Convention Memories

Late Sunday night, Aug. 18, was a busy time for the thirty young people who were preparing to leave Grand Rapids on the Edgerton bus. Last minute activities included collection of bus fare, well wishes (and admonitions) from parents, and a short talk by Rev. C. Hanko. Amidst the waves and noise of the onlookers the bus left for its twenty-hour ride to the 23rd annual convention of Protestant Reformed Young People. Others went by car and about five o’clock Monday afternoon conventioneers began to arrive in Edgerton.

Something should be said about the city of Edgerton. When the bus committee first contacted the bus company about transporting the Grand Rapids delegation, the man in charge laughed and said, “You can’t shove all those kids into Edgerton; it’s hardly a broad spot on the highway.” And many people we talked to seemed to think that it was a tiny place in the middle of nowhere. Having mentally conditioned ourselves to this situation, we were rather pleasantly surprised. As far as farm communities go, Edgerton is good-sized. It is clean, friendly, and even has a brand new swimming pool.

Tuesday was taken up with registration and assignment of lodging. At 7:30 we all met at the high school gym and had our picture taken on the bleachers. (The next day the pictures were ready. Fast!) Afterwards we went inside the warm gym and heard Rev. Hoeksema speak on the theme, More than Conquerors: In the Church. During the get-acquainted hour each of us was handed a slip of paper on which was part of what Rev. Woudenberg said were the current top hits in Edgerton. They included such favorites as “Little Jack Homer” and “Twinkle, Twinkle, Little Star.” The idea was to find everybody in your song and then sing it. The only one who remained confused was Rev. H. Hanko who located neither the person he was to sing with nor the melody. After we got acquainted we all went home!

Wednesday morning, we hopped out of bed after a long night’s sleep and attended the short business meeting. Afterwards we were herded into the bus and cars and left for the outing. The first stop was the pipestone quarry where we met Standing Eagle. He is one of the few Indians who still work the quarry for pipestone from which he makes pipes. After his little speech, we broke up into groups and toured the quarry. We saw two cliffs about thirty feet apart where legend has it that the braves had to jump across this gap before they could be married. The remark was made that they had little divorce problem.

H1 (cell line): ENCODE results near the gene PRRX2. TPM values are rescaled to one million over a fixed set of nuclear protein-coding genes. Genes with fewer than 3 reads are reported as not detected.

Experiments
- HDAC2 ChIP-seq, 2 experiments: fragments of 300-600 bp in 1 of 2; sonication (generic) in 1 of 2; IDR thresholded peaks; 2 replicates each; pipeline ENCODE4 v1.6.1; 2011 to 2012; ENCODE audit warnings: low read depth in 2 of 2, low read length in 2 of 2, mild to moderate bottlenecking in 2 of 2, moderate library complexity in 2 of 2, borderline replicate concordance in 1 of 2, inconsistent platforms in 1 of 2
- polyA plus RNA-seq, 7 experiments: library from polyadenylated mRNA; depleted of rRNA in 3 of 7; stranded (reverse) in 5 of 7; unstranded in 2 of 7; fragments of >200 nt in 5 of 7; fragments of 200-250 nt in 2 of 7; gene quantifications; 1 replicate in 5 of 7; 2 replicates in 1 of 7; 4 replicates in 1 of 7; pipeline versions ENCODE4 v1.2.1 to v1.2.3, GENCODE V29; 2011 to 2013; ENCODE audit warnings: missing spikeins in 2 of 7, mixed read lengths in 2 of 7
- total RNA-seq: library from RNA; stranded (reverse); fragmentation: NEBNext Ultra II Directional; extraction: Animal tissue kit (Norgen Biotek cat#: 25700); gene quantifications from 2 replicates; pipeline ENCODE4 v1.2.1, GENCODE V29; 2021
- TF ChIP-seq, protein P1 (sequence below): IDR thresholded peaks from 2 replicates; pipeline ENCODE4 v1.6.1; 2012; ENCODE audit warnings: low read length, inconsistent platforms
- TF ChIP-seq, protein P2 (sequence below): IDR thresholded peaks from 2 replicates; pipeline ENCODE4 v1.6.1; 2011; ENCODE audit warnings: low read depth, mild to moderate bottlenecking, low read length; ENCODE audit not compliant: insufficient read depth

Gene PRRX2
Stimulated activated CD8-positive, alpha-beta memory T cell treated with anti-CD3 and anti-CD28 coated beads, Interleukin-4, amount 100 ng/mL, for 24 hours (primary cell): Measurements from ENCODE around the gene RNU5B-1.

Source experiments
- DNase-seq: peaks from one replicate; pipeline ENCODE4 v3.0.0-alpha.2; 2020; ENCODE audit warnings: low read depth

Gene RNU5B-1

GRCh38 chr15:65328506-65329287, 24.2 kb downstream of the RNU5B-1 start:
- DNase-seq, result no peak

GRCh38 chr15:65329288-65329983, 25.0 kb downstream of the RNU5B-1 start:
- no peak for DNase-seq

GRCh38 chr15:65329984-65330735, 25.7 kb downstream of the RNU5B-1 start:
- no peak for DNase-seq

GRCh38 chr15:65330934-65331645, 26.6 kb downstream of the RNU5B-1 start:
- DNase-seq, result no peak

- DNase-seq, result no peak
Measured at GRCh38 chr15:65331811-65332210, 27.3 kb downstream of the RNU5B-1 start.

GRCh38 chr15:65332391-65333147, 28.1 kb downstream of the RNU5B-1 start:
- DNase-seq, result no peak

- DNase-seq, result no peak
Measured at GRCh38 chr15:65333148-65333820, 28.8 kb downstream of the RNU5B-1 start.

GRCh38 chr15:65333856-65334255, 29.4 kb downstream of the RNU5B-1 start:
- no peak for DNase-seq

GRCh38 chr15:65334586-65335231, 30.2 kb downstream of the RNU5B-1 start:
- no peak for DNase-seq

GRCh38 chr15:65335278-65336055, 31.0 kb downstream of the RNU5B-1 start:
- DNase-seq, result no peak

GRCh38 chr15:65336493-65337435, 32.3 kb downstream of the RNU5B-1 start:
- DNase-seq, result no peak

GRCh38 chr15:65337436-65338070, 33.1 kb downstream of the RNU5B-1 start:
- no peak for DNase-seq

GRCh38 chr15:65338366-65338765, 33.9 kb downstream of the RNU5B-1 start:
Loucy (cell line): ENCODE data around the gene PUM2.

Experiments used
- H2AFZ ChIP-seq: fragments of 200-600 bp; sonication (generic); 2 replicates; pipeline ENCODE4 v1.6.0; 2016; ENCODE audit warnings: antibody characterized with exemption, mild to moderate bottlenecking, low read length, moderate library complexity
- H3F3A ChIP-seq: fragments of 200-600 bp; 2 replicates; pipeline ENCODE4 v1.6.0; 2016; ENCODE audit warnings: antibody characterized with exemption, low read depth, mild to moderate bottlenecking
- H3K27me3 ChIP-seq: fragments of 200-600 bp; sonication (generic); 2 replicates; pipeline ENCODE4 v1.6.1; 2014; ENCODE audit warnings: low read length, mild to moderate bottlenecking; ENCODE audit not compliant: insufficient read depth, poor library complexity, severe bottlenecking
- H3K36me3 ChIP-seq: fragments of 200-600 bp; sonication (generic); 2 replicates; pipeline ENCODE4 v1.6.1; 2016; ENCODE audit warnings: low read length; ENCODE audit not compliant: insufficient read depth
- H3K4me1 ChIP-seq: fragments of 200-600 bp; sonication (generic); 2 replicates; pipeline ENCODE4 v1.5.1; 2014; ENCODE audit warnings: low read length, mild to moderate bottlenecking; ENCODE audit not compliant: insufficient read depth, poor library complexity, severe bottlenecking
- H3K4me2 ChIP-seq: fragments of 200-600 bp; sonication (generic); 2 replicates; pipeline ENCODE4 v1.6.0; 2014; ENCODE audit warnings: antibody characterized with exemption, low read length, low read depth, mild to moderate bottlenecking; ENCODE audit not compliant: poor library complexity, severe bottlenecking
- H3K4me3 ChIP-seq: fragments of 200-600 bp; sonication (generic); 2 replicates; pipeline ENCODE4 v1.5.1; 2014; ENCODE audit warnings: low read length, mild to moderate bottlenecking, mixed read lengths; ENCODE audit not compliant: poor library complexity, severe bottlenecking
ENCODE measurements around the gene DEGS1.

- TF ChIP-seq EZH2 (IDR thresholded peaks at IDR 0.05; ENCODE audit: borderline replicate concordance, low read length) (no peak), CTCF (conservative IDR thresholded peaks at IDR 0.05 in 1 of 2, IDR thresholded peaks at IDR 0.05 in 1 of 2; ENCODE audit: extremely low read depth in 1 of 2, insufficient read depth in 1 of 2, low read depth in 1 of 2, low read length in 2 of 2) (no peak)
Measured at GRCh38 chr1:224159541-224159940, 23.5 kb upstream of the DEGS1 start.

We went to the Three Maidens (rocks) for lunch. Here Rev. Hanko again distinguished himself, first, by courageously walking through the lawn sprinkler, and then by his expert piloting of the toy airplanes that came in the potato chip bags. Rev. Woudenberg engaged in a heated debate with our treasurer. Topic: “Who should pay for his parking violation?”

The remainder of the afternoon was spent at the Blue Mounds Park. Here we held the annual East-West ball game. Under the strong pitching of Dale Kuiper, the East had just pulled ahead of Henry Bleyenberg and the West, when Rev. Woudenberg sent everyone to the showers (swimming). Before supper we played games involving such diverse things as human croquet balls, pancakes, and elephants. Supper included a hotdog roast and more of the exceptional punch served by the Edgerton ladies throughout the convention.

For the evening program, we traveled several dusty roads to Blue Mounds. Here the Indians drove buffalo over the cliffs which surrounded us to kill them. But Wednesday evening it was used for tamer purposes as Rev. R. Harbach delivered his address, More than Conquerors: Over Against an Evil World. Rev. Lubbers then led us in singing some well-known psalms. Many conventioneers agreed that this was the most inspiring part of the convention. After singing we had watermelon and pop around a blazing bonfire.

Later that night some of us were introduced to one of the natural wonders of the Edgerton area — the River Road. After being told that this road was not as dusty as the others, we agreed to try it. The “road” was at the other extreme. Supposing that it was called River Road because it ran along side of a river, we were somewhat frustrated to discover that it ran through the river. And not all of us had jeeps (e. g. Irvan Velthouse’s wide-track, low-slung Pontiac).

Thursday morning everybody had to rush to get to the pancake breakfast. It was very good and we were prepared for the long business meeting. The new officers elected were Calvin Reitsma (First), James Huizenga (Randolph), and Joyce Kuiper (Hudsonville).

During the afternoon, some of us went to Pipestone, some went swimming, and most slept. Thursday evening climaxed the convention with the banquet. The theme was “Buffalo and Indians.” It was very warm in Indian territory but the food was again delicious and everyone enjoyed it. Later Rev. Lubbers spoke to us on “More than Conquerors: In the Last Days.” After closing remarks, during which it was announced that next year’s convention would be held at Hope, we sang, “God be with you ’till we meet again” and the 1963 Convention passed into memory.

Editor’s Note:
The person who was to write the convention article was suddenly taken sick and submitted to an emergency appendectomy. Another of our young people graciously consented to write the above article.